Urban music may be dominating Latin playlists, but it’s not dominating the entirety of Latin tastes. On the contrary, Latin alternative sounds are pushing boundaries in multiple, unexpected directions, with exciting results.
Here are seven new tracks to listen to compiled by Billboard‘s Leila Cobo, Judy Cantor-Navas and Pamela Bustios.
1. “Confesión” – LADAMA
Alt female collective LADAMA — made up of four women from four different countries (Brazil, Colombia, Venezuela, U.S.) with help from bassist Pat Swoboda — is currently touring with their self-titled debut (Six Degrees), an example of new music made by a new generation of Latinas. Their newest single, “Confesión” — an acoustic blend of Afro Latin percussion and guitar under almost improvisatory vocals — explores what it means to be a woman today. The video, directed by Bruno Guaraná with art direction by choreographer Beth Gill and cinematography by Kevin Bay, “imagines each in their own environments, isolated in a vacuumed world. If women had to build themselves from nothing what would happen?” — L.C.
2. “Bailar contigo” – Monsieur Periné
Take off your shoes while you wait for Monsieur Periné’s languid new album, produced due out on May 18. The Eduardo Cabra-produced record is called Encanto Tropical (Tropical Enchantment), and yes, it is. Shades of Tropicalia and swing, alternative pop, rootsy acoustic rhythms and firefly-like programming make for a full summer moon mix that, in the words of the first single, “Bailar Contigo,” bubbles “like foam on the sea.” Watch the video. — JCN
3. “Azul” – Zoé
Two decades into their musical path, Mexico’s Zoé navigates through contemplative and personal narrative in “Azul,” the first single of their new album Aztlán. An almost languid lament, its lyrics sympathetically implore for an interpersonal connection. The futuristic take of its video, shot between Tokyo, the Caribbean and Mexico, captures a convoluted love story. — P.B.
4. “Debilidad” – Centavrvs
An amalgam of electronica with Regional Mexican beats, Centavrvs plunge into Mexico’s manifold musical formats in “Debilidad,” and intrinsically integrate the big band sounds of their traditional dancehall and even 80’s cumbia in an uncanny bolero. — P.B.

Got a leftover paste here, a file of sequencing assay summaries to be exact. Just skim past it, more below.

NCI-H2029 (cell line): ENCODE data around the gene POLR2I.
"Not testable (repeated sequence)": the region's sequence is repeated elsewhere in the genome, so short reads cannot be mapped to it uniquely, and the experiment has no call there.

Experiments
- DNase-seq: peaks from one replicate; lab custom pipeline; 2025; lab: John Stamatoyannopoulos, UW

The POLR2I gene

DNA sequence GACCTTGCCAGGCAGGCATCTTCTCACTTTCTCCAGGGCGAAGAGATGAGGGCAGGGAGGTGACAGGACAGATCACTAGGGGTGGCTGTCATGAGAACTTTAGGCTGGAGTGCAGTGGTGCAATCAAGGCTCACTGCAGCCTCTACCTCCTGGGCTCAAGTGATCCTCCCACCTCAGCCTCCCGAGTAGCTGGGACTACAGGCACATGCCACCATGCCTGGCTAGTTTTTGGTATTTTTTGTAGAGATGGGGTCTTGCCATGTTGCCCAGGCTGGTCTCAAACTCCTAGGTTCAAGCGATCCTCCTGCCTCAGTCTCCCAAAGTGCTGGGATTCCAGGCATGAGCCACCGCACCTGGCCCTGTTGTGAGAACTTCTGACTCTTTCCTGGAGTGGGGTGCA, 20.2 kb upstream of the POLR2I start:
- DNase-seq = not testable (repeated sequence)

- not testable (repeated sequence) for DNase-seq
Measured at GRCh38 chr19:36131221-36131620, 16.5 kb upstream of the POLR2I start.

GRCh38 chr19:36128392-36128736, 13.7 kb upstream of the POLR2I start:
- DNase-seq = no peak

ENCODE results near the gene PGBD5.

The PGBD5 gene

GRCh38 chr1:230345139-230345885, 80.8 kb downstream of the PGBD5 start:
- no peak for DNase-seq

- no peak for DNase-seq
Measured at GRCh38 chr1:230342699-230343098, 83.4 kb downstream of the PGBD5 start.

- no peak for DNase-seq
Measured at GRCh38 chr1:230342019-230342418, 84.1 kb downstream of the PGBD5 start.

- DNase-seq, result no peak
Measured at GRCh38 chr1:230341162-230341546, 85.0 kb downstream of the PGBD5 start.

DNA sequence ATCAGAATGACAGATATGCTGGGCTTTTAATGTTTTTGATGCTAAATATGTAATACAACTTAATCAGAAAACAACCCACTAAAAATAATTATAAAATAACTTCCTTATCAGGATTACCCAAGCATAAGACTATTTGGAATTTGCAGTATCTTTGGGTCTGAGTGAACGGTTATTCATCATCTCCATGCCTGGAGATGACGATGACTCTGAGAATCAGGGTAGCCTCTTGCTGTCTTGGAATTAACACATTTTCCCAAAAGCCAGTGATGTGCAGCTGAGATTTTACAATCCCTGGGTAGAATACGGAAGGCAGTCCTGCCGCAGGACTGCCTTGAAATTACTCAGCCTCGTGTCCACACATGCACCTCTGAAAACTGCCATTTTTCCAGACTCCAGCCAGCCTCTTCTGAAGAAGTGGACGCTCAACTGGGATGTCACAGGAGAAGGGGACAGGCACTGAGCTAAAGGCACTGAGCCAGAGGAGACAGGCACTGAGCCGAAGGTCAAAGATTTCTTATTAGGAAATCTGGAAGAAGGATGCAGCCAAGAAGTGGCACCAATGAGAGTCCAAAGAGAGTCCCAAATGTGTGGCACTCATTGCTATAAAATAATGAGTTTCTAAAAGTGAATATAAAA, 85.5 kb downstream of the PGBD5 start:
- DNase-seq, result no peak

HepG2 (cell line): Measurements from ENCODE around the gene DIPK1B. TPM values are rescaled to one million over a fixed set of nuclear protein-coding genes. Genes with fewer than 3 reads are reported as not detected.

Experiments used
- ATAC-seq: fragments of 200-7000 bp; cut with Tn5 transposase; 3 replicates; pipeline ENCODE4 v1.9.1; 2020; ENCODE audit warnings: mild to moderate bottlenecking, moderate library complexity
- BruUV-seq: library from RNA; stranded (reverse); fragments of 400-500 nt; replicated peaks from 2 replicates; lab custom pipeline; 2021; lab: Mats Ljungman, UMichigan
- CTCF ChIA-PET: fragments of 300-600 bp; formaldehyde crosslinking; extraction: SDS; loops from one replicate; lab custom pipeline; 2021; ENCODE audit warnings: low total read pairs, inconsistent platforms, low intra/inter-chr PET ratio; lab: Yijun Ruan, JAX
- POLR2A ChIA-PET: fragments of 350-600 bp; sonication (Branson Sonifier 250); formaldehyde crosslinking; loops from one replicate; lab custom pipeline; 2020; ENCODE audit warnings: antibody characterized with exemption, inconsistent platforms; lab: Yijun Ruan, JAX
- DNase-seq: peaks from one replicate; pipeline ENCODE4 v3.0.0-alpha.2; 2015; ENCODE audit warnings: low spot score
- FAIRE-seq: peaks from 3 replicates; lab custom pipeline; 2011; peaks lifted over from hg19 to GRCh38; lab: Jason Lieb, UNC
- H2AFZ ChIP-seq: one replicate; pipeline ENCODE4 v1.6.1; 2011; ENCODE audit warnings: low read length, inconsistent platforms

5. “Tinta Roja” – Ana Tijoux featuring Lila Downs
Packed with a river of sensibility and fortitude, “Tinta Roja” is the first song of Roja y Negro, Chilean hip-hop singer-songwriter Ana Tijoux’s new album in collaboration with jazz musicians Raimundo Santander and Ramiro Duran. The song distances Tijoux from her usual rap avenue while conserving her exploratory platform to sensible matters, and features the dominant vocals of Mexican-American singer-songwriter, Lila Downs. — P.B.
6. “Play” – Aterciopelados
Aterciopelados’ “Play” comes accompanied by a fantastical 21st-century magic-realist video packed with positive vibes that takes place in a fabulous wonderland — and it features a cameo from Ana Tijoux. This simply marvelous first single from the Colombian Latin alternative pioneers’ first studio album of new songs finds them doing their usual thing, reminding us to “just play.” Hooray! — JCN
7. “Dale” –Niña Dioz
Rapper Niña Dioz, real name Carla Reyna, looks like a guera with her blond hair and blue eyes but is a Mexican through and through, born in Monterrey. Her hybrid life shines through in “Dale,” from her May 10 release Reyna, an anthem of perseverance with the Mexican side of Los Angeles as its backdrop. Pundits often lament the lack of strong Latin female voices in rap. Here’s one. — L.C.